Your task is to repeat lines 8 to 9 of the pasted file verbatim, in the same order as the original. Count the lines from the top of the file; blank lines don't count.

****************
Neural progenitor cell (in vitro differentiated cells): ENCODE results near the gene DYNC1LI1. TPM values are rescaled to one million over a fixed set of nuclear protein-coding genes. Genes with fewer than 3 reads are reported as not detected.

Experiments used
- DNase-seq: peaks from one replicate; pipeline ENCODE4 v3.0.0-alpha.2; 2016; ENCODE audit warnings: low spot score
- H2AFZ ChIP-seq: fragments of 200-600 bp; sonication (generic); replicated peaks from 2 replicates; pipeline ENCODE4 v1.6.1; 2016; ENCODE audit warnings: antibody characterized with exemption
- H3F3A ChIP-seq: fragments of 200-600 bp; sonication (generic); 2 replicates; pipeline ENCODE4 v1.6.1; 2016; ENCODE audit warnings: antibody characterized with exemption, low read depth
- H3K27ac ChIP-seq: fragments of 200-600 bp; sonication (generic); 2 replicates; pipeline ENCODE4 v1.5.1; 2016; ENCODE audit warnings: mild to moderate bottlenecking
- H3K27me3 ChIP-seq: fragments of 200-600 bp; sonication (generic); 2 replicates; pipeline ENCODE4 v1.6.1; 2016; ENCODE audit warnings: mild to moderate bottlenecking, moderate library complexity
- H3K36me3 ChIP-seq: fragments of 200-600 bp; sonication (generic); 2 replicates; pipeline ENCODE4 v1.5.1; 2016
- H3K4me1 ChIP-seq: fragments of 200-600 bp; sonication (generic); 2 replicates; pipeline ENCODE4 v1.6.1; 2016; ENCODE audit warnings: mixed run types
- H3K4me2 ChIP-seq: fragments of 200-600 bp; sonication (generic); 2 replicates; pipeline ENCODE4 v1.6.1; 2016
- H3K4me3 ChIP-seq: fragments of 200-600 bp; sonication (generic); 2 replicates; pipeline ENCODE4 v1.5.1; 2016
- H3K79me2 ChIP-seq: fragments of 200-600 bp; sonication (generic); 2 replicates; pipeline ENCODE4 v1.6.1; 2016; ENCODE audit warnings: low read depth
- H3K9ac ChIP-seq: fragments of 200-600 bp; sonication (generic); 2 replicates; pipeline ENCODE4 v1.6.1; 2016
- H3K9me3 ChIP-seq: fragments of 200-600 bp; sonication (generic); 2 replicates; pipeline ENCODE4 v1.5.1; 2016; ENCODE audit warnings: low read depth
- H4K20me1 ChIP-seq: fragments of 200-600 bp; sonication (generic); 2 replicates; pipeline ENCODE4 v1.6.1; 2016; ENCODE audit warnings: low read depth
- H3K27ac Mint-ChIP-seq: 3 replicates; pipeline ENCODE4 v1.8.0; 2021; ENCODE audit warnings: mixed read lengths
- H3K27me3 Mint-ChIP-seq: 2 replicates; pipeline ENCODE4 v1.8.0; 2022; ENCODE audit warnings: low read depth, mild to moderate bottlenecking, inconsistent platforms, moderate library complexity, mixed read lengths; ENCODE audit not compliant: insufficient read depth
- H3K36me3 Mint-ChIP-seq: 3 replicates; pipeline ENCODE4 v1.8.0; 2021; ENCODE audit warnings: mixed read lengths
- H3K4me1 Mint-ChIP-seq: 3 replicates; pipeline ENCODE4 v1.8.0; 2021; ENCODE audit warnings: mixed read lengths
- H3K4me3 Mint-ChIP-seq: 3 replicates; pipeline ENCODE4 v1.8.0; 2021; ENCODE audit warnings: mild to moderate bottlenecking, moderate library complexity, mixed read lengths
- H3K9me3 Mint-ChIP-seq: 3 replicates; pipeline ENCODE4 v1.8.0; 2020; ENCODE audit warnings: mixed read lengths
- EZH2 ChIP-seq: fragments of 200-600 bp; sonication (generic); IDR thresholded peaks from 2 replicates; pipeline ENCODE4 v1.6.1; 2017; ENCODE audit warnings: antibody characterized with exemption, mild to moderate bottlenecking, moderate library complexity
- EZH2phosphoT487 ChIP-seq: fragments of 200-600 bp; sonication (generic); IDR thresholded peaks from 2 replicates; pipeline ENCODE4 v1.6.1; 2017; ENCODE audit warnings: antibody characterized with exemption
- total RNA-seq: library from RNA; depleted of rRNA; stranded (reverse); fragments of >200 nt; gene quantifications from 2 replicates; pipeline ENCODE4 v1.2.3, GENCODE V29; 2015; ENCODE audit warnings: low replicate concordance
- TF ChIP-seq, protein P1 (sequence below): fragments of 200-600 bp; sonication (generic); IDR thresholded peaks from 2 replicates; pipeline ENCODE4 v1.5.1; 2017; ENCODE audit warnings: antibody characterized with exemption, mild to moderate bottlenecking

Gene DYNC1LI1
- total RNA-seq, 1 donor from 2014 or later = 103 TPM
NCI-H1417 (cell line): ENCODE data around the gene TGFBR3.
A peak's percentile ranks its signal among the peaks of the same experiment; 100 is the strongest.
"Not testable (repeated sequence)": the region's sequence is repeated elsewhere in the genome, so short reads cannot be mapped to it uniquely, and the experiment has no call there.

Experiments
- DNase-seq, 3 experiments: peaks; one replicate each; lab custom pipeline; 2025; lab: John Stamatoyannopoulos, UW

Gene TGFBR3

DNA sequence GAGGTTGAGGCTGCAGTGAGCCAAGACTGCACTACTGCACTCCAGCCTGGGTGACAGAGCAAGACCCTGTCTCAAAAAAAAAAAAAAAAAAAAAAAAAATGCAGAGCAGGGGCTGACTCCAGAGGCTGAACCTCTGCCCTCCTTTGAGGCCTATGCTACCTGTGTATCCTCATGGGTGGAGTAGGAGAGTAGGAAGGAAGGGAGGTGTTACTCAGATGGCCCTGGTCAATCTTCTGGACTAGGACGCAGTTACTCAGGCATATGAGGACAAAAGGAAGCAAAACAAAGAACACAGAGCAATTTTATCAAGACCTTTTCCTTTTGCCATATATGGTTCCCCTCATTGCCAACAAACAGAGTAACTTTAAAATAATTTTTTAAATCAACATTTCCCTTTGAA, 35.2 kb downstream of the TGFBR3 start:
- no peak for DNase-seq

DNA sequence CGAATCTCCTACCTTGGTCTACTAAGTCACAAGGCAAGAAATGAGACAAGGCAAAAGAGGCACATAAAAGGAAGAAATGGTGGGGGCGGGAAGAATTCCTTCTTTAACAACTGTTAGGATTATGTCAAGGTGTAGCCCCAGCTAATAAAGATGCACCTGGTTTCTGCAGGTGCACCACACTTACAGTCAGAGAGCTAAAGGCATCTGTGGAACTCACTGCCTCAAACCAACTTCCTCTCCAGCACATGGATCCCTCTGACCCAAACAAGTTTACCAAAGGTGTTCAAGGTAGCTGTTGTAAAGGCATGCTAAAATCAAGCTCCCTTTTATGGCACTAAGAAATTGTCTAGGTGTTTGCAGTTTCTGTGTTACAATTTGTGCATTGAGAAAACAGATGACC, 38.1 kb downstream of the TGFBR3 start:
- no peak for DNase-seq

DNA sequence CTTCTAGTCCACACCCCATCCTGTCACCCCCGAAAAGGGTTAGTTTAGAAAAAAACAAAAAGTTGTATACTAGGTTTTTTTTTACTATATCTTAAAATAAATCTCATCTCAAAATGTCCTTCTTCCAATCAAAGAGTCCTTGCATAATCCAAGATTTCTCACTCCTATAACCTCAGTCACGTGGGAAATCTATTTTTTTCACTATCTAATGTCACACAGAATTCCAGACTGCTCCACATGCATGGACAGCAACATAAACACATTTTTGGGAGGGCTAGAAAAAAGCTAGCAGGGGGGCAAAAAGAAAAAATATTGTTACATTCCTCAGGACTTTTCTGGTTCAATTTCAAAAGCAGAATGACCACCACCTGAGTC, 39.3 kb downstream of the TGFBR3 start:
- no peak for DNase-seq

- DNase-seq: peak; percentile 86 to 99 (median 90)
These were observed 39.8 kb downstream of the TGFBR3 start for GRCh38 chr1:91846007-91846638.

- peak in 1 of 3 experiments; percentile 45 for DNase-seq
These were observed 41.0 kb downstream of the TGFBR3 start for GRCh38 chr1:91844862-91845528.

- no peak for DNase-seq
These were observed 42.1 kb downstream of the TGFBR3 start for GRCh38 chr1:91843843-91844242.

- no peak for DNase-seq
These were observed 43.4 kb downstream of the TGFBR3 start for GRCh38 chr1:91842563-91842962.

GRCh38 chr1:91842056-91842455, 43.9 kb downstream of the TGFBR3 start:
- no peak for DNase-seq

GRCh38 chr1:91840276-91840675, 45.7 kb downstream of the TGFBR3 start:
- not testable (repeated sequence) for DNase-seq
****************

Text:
- H3K36me3 ChIP-seq: fragments of 200-600 bp; sonication (generic); 2 replicates; pipeline ENCODE4 v1.5.1; 2016
- H3K4me1 ChIP-seq: fragments of 200-600 bp; sonication (generic); 2 replicates; pipeline ENCODE4 v1.6.1; 2016; ENCODE audit warnings: mixed run types